Motivated Happiness: Self-Enhancement Inflates Self-Reported Subjective Well-Being
Wojcik, S. P., & Ditto, P. H. Motivated happiness: Self-enhancement inflates self-reported subjective well-being. Social Psychological and Personality Science, Forthcoming
29 Pages Posted: 8 Apr 2014
Date Written: April 2, 2014
Three studies support the contention that self-enhancement motivation distorts self-reports of subjective well-being. Both individual differences in self-enhancement (Studies 1 & 2) and experimental manipulations of self-enhancement motivation (Study 2) predicted an increased likelihood of reporting subjective well-being at unrealistically favorable levels relative to others – a “happier-than-average effect”. Studies 3a and 3b showed that both trait self-enhancement and experimentally manipulated differences in self-enhancement motivation also affected self-reports on established measures of subjective well-being. Specifically, individuals prone to self- enhancement were more affected than low self-enhancers by the desirability of happiness when reporting subjective well-being. The current studies suggest that reports of subjective well-being are susceptible to the same self-enhancement biases that influence self-reports of other positively valued traits. Implications and recommendations for the measurement of subjective well-being and the use of well-being data in policy decision-making are discussed.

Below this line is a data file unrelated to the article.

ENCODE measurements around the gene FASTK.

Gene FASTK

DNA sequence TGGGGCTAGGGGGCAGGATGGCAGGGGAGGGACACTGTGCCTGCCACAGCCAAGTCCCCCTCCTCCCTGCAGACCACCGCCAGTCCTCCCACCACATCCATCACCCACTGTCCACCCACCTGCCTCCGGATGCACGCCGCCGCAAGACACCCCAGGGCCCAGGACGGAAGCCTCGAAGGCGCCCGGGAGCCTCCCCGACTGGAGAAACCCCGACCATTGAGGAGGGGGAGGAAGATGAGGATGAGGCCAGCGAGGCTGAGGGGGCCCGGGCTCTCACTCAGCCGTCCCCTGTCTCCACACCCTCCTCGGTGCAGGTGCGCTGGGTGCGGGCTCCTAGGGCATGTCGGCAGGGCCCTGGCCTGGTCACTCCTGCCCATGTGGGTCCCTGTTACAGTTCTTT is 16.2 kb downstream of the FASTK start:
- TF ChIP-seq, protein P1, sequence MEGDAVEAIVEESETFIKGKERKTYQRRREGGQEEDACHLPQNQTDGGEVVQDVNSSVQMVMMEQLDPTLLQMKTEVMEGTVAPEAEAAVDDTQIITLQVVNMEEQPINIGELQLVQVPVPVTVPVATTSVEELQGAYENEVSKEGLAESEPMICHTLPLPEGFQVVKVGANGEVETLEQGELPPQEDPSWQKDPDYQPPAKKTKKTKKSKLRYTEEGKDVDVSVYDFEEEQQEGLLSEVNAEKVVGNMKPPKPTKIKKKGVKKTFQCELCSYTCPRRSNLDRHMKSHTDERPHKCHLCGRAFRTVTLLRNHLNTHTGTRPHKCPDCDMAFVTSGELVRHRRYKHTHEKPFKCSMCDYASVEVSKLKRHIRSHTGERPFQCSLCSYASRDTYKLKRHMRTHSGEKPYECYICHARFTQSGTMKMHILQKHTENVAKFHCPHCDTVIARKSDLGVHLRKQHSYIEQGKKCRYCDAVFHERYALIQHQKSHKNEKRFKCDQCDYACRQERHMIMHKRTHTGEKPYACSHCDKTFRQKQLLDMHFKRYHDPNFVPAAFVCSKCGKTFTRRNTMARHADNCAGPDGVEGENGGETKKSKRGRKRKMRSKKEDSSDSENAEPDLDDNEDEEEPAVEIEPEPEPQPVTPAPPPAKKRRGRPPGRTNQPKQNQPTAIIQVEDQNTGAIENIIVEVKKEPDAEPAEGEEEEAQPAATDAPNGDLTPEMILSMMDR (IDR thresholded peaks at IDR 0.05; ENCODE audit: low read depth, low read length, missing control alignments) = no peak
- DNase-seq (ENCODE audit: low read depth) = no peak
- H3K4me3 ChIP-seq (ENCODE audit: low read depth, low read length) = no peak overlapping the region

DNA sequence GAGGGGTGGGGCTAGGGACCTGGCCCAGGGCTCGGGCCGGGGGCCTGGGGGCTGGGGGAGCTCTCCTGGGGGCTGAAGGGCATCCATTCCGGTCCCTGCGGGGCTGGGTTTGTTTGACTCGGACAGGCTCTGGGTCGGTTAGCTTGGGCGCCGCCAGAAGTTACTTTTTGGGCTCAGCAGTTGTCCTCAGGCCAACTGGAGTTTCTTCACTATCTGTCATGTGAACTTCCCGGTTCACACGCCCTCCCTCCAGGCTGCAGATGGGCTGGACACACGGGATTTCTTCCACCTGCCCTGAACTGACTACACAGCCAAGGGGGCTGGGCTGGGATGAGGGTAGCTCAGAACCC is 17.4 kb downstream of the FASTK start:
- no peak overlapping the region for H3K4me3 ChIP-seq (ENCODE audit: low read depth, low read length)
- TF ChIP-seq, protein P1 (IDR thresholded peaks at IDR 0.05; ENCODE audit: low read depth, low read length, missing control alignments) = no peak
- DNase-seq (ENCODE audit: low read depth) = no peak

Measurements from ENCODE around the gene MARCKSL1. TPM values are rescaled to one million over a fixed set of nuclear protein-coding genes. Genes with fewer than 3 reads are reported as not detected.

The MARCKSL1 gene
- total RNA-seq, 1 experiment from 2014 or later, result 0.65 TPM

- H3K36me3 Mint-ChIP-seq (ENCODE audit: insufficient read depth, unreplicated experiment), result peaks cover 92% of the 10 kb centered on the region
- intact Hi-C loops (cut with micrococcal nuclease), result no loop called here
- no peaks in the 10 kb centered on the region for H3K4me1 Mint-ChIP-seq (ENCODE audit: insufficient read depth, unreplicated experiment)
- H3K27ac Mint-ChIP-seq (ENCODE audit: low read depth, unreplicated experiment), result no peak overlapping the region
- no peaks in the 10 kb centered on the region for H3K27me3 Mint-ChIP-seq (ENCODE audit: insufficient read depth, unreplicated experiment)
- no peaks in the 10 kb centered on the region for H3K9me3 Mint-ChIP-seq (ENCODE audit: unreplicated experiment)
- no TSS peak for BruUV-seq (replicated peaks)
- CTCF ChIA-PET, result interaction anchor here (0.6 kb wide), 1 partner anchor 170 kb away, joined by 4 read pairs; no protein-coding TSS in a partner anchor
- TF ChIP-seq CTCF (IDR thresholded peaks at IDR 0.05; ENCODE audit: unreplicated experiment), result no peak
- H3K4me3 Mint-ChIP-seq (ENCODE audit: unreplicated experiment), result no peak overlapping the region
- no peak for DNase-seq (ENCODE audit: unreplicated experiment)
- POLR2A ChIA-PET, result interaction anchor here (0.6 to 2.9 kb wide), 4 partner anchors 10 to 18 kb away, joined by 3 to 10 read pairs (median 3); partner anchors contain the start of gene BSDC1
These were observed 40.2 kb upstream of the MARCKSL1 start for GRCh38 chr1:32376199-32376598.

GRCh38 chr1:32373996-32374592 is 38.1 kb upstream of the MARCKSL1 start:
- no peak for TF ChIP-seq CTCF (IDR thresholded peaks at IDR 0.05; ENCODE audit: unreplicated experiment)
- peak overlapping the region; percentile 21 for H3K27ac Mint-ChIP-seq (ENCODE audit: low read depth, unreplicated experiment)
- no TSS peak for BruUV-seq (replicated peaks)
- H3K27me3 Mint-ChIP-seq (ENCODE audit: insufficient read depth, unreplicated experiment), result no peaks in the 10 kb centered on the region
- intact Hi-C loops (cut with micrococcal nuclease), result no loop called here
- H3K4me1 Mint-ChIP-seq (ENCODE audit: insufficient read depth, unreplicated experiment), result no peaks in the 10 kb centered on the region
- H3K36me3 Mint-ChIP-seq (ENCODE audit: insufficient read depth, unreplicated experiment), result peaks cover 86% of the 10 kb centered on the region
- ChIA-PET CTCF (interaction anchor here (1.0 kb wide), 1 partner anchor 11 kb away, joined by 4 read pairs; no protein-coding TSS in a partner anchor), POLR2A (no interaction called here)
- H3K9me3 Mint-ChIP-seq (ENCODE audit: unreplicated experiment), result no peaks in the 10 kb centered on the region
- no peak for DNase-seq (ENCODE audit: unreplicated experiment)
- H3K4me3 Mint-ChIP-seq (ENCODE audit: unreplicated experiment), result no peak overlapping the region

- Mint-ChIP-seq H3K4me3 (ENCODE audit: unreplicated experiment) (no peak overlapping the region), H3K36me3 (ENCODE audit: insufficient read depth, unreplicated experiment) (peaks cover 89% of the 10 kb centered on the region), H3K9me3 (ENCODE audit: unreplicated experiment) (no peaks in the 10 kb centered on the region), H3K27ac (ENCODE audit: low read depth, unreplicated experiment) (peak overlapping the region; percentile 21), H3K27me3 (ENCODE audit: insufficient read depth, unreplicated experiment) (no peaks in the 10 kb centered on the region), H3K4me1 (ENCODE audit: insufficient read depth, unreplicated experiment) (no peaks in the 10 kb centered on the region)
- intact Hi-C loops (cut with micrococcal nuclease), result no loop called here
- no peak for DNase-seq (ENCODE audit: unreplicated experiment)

Keywords: Well-being, self-evaluation, self-presentation, social comparison, judgment and decision making
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